Yesterday afternoon, I was able to visit the University of Arkansas exhibition “Fay Jones and Frank Lloyd Wright: Organic Architecture Comes to Arkansas” – without purchasing a ticket or leaving my apartment. This extensive exhibition on the life and development of these two notable architects was made possible through a collaboration between University of Arkansas Libraries’ Special Collections and Crystal Bridges Museum of American Art Library and Archives. Exhibitions such as this are part of a broader movement in recent years towards making archived content more easily accessible to the public through web platforms. The concept of the online exhibition, however, is still in its infancy and there remains significant room for innovation.
To many, the harsh turns the modern city has taken are not apparent. We see benches and bus stops that masquerade as shelters, but Guardian writer Alex Andreou’s sudden plunge into homelessness opened his eyes to the hostile realities of these and other structures. In “Anti-Homeless spikes: ‘Sleeping rough opened my eyes to the city’s barbed cruelty’,” he sheds some light on misconceptions about homelessness and explains the unfortunate trend of designing unlivable architecture to deter those affected.
From pavement sprinklers to concrete sidewalk spikes, the modern city is littered with defensive techniques, discouraging the homeless from habitation and encouraging instead an “out of sight, out of mind” mentality to make spaces more comfortable for others. However Andreou argues that the dehumanizing effects of these harsh gestures affect everyone, acting as physical manifestations of society’s intolerance and making public spaces that bit less welcoming for us all – homeless or not. Read the full article, here.
UNESCO, in collaboration with the Afghan Ministry of Information and Culture, have announced the winning proposal for the Bamiyan Cultural Centre. An Argentina-based team, lead by Carlos Nahuel Recabarren alongside Manuel Alberto Martínez Catalán and Franco Morero, were selected from 1,070 design entries from 117 countries. Prepatory work on implementing their scheme, entitled Descriptive Memory: The Eternal Presence of Absence, “will start immediately” close to the boundaries of the Bamiyan World Heritage site.
See the winning entry and the four runners-up after the break.
Colgate University has agreed to fund Adjaye Associates’ proposed $21 million Center for Art and Culture planned for its campus in Hamilton, New York. The project, initially unveiled last March, will be comprised of three interlocking volumes of flexible art galleries alongside a parcel-long sculpture courtyard that cuts through the site.
This year’s Goethe Documentary Film Prize winner is Concrete Love: The Böhm Family. The German film, directed by Maurizius Staerkle-Drux, follows the daily routine of 93-year old architect Gottfried Böhm, documenting interactions with his family (and colleagues) and the inspiration for his work. It delves into the lifelong fervor Böhm has developed for design, family, and life. The jury acclaims, “the film tells a multi-layered tale of love, the passion for architecture and four generations of German history. With sensitive observations, intimate interviews and stirring filmic explorations of an extraordinary architectural legacy, the film creates a lasting impression of the buildings and the people.”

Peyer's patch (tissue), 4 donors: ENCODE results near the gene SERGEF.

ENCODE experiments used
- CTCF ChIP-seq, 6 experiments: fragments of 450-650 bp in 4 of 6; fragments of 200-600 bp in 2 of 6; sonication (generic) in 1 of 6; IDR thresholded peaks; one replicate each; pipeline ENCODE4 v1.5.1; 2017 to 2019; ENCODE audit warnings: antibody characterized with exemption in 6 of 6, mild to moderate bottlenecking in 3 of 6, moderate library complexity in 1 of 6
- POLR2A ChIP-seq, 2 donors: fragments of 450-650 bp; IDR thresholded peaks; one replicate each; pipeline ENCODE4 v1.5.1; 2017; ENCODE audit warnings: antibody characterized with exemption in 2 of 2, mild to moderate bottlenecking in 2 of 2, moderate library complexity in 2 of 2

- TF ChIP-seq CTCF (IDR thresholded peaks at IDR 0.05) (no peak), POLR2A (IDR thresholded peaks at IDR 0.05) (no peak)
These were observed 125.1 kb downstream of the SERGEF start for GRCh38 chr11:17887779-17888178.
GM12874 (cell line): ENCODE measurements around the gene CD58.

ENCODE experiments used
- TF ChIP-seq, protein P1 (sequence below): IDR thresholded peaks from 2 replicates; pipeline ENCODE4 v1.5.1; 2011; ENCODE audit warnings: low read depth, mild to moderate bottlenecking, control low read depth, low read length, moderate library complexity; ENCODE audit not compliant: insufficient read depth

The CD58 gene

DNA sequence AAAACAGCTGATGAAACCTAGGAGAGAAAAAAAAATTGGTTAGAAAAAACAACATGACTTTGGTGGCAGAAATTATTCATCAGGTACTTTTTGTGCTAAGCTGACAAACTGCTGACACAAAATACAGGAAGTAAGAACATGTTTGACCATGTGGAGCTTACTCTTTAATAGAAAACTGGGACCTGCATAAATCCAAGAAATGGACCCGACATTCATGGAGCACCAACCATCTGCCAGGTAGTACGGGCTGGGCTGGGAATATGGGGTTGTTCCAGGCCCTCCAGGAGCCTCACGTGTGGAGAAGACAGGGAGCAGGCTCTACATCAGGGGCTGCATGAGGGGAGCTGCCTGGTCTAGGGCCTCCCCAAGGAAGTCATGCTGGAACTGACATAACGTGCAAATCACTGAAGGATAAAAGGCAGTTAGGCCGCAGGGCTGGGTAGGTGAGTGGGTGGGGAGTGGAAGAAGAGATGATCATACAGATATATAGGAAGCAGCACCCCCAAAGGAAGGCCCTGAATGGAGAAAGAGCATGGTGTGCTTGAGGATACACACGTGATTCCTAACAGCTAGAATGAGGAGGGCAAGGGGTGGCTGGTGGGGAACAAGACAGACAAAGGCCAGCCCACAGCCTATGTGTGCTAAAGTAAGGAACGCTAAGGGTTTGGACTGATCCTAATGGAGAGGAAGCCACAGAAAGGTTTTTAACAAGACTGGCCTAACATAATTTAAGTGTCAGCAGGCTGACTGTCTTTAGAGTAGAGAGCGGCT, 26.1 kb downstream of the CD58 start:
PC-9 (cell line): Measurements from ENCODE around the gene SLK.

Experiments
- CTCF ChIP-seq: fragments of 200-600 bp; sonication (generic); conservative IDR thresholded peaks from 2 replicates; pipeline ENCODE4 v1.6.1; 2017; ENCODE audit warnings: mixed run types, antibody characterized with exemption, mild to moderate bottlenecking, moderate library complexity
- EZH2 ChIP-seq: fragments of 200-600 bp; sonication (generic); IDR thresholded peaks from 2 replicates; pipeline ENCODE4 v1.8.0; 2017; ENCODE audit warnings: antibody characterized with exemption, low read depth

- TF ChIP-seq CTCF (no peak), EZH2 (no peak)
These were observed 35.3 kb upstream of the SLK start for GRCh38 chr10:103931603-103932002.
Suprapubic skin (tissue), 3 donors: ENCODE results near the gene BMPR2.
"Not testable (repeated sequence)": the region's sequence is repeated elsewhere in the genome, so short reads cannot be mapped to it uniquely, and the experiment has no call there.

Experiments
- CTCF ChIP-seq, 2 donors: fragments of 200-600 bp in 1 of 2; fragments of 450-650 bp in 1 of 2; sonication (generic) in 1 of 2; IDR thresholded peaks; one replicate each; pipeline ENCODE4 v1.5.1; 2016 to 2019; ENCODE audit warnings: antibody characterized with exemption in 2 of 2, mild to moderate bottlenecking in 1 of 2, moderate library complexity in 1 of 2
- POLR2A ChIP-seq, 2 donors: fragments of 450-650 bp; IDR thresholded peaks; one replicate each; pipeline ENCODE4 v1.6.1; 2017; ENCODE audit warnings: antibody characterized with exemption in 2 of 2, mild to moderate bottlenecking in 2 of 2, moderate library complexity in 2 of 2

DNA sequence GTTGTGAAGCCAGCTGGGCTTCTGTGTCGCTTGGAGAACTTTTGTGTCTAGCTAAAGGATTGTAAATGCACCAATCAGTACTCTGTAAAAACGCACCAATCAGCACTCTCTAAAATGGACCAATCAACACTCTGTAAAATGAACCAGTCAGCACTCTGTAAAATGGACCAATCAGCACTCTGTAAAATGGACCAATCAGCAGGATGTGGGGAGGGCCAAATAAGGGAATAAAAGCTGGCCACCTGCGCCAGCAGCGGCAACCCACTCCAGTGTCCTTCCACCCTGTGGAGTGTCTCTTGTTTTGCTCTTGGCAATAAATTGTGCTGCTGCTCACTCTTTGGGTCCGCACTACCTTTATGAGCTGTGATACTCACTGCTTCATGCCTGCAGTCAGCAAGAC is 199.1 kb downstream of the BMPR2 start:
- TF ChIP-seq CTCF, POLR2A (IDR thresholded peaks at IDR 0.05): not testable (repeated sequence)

Earlier this month the New York Times published an editorial written by Steven Bingler and Martin Pederson in which the two discuss how and why architects need to reevaluate the profession. The article centers on how today’s architecture can adequately meet the needs of its intended users without acknowledging their input and asks “at what point does architecture’s potential to improve human life become lost because of its inability to connect with actual humans?”
As with any commentary on the very nature of contemporary architecture, criticism abounds and has prompted a scathing response by Architect Magazine writer Aaron Betsky, who claims that the New York Times ought to be above such “know-nothing, cliché-ridden reviews of architecture” and ridicules certain excerpts of Bingler and Pederson’s text, saying “I am not making this up.” Betsky takes the opportunity to argue instead that “Architecture… is either the dull affirmation of what we have, or it is an attempt to make our world better.”
Read on after the break for more on the New York Times article and the opposing views
Despite being born in the same era, Expressionism embodies an entirely different architectural sensibility to other proto-modernist movements like the Bauhaus. Its complex forms marked the creation of what we know as the modern metropolis and became one of the iconic architectural styles of the Roaring Twenties. Throughout Europe, over 1,000 expressionist buildings remain standing, yet many are forgotten and not properly preserved.
For the past four years, Niels Lehmann and Christoph Rauhut have been working to document these surviving expressionist landmarks, following their previous book “Modernism London Style.” Their new book, “Fragments of Metropolis – Berlin” presents 135 remaining expressionist buildings in Berlin and the surrounding area, and with your help this incredible collection documenting the landmarks of expressionism will be published, with colorful photography and detailed maps revealing their exact locations. Follow this link to become a supporter and learn more, or continue after the break to see a selection of images from the book.
From the architect.
This holiday season, wedged between two New York City icons – the Flatiron and Empire State building – stands the #NewYorkLight public art installation by Brooklyn-based INABA. A magnificent place to experience the Manhattan grid, the installation frames a unique and uninterrupted view of the skyline due to the clearing of Madison Square Park.